The EU-U.S. Privacy Shield framework is a product of the 3rd permitted avenue and applies specifically to transfers of EU data to the U.S. To be considered Privacy Shield certified, a U.S. organization must follow seven requirements of the Privacy Shield framework and be approved by the U.S. Department of Commerce. These requirements include providing notice of data collection practices, using an opt-in mechanisms for data collection, and implementing sufficient safeguards for the protection of the data.
Privacy Shield certification is therefore only a means for the valid transfer of EU personal data to the U.S. It does NOT replace the need for U.S. companies to comply with the GDPR nor the need to document such compliance.
What happens if the Privacy Shield is suspended?
The second annual review of the EU-U.S. Privacy Shield by the executive arm of the European Union, the European Commission, is set to take place this Fall, where the adequacy of this mechanism will be reviewed to determine if identified deficiencies have been corrected. In the event the Privacy Shield is suspended in its entirety, U.S. companies will no longer be able to rely on a Privacy Shield certification for data transfers and will be required to reevaluate their EU-specific data transfer practices. Although we are monitoring how this decision unfolds, we recommend that companies who are already Privacy Shield certified (or have been considering such certification) begin exploring alternative mechanisms for legitimizing their transfers of EU data to the U.S., in addition to ensuring general compliance with the GDPR.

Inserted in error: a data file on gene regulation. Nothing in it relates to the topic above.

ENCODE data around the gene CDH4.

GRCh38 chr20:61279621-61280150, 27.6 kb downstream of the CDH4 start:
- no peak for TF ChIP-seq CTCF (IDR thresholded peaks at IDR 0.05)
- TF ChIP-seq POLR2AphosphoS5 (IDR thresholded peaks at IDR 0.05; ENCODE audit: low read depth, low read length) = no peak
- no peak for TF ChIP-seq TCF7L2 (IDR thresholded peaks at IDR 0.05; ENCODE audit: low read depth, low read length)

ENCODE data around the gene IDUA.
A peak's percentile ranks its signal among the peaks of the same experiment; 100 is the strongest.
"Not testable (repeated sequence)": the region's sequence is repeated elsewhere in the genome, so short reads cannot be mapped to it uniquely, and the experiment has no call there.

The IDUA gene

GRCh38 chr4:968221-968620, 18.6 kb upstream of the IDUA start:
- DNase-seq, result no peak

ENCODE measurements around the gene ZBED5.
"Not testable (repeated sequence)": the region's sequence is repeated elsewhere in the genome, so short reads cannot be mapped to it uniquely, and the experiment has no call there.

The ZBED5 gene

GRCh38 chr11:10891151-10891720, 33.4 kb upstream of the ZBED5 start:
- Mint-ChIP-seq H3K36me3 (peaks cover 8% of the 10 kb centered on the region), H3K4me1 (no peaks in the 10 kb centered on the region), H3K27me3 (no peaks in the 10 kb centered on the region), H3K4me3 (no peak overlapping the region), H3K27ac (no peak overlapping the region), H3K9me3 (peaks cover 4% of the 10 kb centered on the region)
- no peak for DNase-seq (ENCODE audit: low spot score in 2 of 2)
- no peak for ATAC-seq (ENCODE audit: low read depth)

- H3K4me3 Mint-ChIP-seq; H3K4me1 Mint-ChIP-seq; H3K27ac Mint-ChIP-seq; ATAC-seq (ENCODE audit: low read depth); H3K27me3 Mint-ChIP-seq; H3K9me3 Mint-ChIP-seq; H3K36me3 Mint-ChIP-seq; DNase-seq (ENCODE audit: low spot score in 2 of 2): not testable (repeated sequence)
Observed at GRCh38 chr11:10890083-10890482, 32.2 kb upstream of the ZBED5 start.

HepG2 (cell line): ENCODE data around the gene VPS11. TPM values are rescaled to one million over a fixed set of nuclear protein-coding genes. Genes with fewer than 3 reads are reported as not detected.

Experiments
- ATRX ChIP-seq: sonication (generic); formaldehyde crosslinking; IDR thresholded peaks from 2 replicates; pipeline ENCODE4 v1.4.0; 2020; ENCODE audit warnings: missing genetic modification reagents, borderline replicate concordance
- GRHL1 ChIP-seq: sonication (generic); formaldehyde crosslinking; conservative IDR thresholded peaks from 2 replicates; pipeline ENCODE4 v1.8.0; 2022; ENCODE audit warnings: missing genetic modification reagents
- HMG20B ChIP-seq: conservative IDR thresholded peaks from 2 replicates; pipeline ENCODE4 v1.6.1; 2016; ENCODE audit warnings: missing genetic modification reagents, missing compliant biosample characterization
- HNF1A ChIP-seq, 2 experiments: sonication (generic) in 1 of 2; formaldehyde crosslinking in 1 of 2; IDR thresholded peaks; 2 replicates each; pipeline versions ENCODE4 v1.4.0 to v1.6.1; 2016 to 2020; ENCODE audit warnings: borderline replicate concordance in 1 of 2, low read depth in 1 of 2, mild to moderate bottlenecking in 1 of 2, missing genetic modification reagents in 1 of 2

If you have any questions about the EU-U.S. Privacy Shield framework, as it currently stands, the GDPR, or privacy compliance in general, we would be happy to assist you. Our team includes U.S. and EU-trained attorneys experienced with data privacy requirements in the EU and well-versed in the EU-U.S. Privacy Shield self-certification process and the GDPR, as well as other data privacy laws and regulations in individual EU Member States not covered by the GDPR.
Stephan Grynwajc served as a senior in-house attorney for several blue-chip technology corporations (e.g., Intel and Symantec) in France, the U.K. and the U.S., and today, focuses his practice on advising U.S.-based clients on navigating the EU privacy landscape.
Mark Johnson has over 20 years of experience advising clients on data privacy regulations and public policy, and is a former member of the Data Privacy practice group at the international law firm, Squire Patton Boggs in Washington D.C.
Lakshmi Sarma Ramani served as the lead global attorney for privacy matters at The Nature Conservancy, where she also managed a wide range of legal and regulatory compliance matters, including cybersecurity, tax, finance, technology, marketing, membership and fundraising.
Feel free to reach out directly to Stephan (firstname.lastname@example.org), Mark (email@example.com) or Lakshmi (firstname.lastname@example.org), or request more information by visiting our Contact Us page.
*For the EU Parliament press release about this resolution: http://www.europarl.europa.eu/news/en/press-room/20180611IPR05527/eu-us-privacy-shield-data-exchange-deal-us-must-comply-by-1-september-say-meps.